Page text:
Live and turning it up a notch

In his new CD ‘Live in Melbourne’ Shlomo Katz takes his music to a new stage.

Shlomo Katz 521 (photo credit: Courtesy)
Shlomo Katz 521
(photo credit: Courtesy)
For Shlomo Katz, the release of his latest album, a two-CD set called Live in Melbourne, is a milestone. Not only is it a greatest hits of sorts representing 10 years of musical artistry in the world of Jewish music, but according to Katz it’s the first time he’s been able to truly express himself on disc outside the constraints of the studio.
“I know that when it’s live it’s much more of myself, and that’s exactly what I wanted to give over this time,” says Katz. “I wanted it to come from a much more naturally expressive place, and I’m so glad that was what we were able to do,” The concept for Live in Melbourne was years in the making, though it wasn’t until after his successful 2009 release, Malei Olam, that the venue and set list were chosen.
Katz, who lives in Neveh Daniel, had already been traveling to Australia for shows since 2005, and when he was hired in 2010 to lead Rosh Hashana and Yom Kippur services there, the decision was made to record back-to-back shows of his contemporary Jewish music at the Phoenix Theater in Melbourne.
It would be an intimate setting where he could play and interact easily with the audience. And with the show scheduled for just after Rosh Hashana, it was a great opportunity to capture the newness of the moment which, for Katz, was such a crucial element to the recording.
“The evening was extremely original because many of the things that came out of it I kept open for the sake of being spontaneous and in the moment,” Katz explained. “As much as it was planned out, we only did one rehearsal, and I told the musicians that whatever we are rehearsing we’ll probably do in some sort of way; but the truth is this could go anywhere, so be open to it because we can’t dictate what our souls will be feeling that night,” he said.
Bringing only his guitar, he was joined by musicians with whom he had played on previous visits.
Whether Jewish or not, each wanted Katz to explain the meaning of the songs he was singing in order for them to connect to what he was experiencing.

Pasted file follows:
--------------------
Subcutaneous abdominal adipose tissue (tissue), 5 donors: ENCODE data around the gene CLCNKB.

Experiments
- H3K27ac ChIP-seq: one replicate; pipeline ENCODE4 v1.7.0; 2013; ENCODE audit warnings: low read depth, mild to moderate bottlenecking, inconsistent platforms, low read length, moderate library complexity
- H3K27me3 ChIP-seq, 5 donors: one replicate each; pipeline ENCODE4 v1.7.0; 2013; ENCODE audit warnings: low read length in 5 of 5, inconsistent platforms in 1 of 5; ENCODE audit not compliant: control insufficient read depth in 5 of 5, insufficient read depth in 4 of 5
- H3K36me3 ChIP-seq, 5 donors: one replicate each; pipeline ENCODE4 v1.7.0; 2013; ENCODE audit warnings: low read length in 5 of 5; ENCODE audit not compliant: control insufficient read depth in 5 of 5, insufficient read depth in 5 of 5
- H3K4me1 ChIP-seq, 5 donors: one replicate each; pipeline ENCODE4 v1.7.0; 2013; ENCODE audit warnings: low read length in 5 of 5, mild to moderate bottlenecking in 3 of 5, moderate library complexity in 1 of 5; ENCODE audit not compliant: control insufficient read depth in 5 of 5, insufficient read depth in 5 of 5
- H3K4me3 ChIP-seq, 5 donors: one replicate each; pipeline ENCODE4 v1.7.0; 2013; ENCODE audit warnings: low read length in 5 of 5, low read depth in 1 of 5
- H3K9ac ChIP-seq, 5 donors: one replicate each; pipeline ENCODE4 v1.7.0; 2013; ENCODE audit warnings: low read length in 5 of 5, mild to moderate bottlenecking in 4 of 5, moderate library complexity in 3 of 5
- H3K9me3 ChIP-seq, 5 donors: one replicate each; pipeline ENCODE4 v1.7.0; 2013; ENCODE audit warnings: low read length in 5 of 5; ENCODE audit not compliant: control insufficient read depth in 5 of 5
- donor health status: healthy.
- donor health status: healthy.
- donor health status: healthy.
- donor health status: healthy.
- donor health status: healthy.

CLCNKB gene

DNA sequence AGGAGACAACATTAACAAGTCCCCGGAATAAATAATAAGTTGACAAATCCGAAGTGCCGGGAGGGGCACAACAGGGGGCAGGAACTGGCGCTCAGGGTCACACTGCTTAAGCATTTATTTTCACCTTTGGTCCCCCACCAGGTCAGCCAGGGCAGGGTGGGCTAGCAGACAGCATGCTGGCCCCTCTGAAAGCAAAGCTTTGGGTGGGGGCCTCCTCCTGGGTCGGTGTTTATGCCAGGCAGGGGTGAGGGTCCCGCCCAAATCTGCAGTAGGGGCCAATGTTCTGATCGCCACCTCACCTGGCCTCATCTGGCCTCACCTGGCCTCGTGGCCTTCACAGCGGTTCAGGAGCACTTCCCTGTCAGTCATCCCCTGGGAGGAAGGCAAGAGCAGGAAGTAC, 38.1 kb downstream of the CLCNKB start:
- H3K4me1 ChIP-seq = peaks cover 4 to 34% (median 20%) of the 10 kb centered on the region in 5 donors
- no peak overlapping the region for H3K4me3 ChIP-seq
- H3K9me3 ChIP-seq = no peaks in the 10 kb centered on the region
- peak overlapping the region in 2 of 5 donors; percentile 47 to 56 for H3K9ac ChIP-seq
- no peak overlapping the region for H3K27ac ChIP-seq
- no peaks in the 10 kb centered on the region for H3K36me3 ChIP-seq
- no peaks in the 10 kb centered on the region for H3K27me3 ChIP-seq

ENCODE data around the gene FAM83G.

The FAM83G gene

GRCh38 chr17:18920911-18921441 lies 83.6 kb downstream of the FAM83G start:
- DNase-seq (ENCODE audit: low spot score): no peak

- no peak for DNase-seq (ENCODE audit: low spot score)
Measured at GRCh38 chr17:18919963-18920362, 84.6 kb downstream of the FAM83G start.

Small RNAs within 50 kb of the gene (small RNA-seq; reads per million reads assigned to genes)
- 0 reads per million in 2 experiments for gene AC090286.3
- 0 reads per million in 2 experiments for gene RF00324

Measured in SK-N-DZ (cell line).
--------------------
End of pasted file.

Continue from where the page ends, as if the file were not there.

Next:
There were also a few musical surprises like when Harry Angus, a trumpet player for the successful Australian ska and jazz group The Cat Empire, took the stage and accompanied Katz and his band. The two happened to be picking up their instruments at the same time at the airport, and after being introduced, Katz invited Angus to come by the shows.
“When people saw him on stage, they went nuts.
And after the show, there was a long line asking for his autograph. He’s a huge star and took the whole evening to the next level,” Katz said.
Meanwhile, when asked what influenced Live in Melbourne’s feel the most, Katz first recalled how as a teenager he fell in love with the raw live sound after listening to a live track of Neil Young, which spoke to him more than any of Young’s studio albums.
“I know a lot of people who feel the same way about the Grateful Dead,” he said.
However, it was the recordings of his teacher, the late Rabbi Shlomo Carlebach, that were uppermost on his mind in Melbourne.
“The old Reb Shlomo concerts – some of his early live stuff like Live at the Village Gate and Nachamu Nachamu Ami are some of the most outstanding and heartfelt recordings,” said Katz. “Those were in my heart and mind the whole time, because when I listen to a recording like that, I always try to put myself in the audience and try to feel what people were experiencing while they were there, and not just focus on what a great recording it is.”
Family, specifically his wife and their two little girls, was also a major influence in giving him strength to make the project happen, he says.
Until the end of 2008 Katz, 31, would travel around the world performing, only to come home to a bachelor pad. Having been married now for almost three years, he’s found a deeper purpose in life and for the often-rugged musical lifestyle, and has discovered a new appreciation for his compositions.
“Before being married, I could sing for thousands of people and afterwards still feel I didn’t have a foundation, and it was the emptiest feeling in the world.
As beautiful as life was, I didn’t know where to place all the light I was receiving from the concerts and interactions with people,” he explained. “Now when I have a chance to do what I do on stage, everything just feels like it has a home. I am totally aware of the fact that all the songs that I am singing and all that I have composed, they are for my daughters, they are for my children. As much as they are for everyone, it’s about giving my children new ways of singing to the Creator,” he said.
And so for Katz, Live in Melbourne is not just a performance of music but, in the spirit of Carlebach’s legacy, it includes some teachings, stories, a lot of back and forth with the crowd and, most of all, it has a foundation in family, which for both artists is, and was, the highest.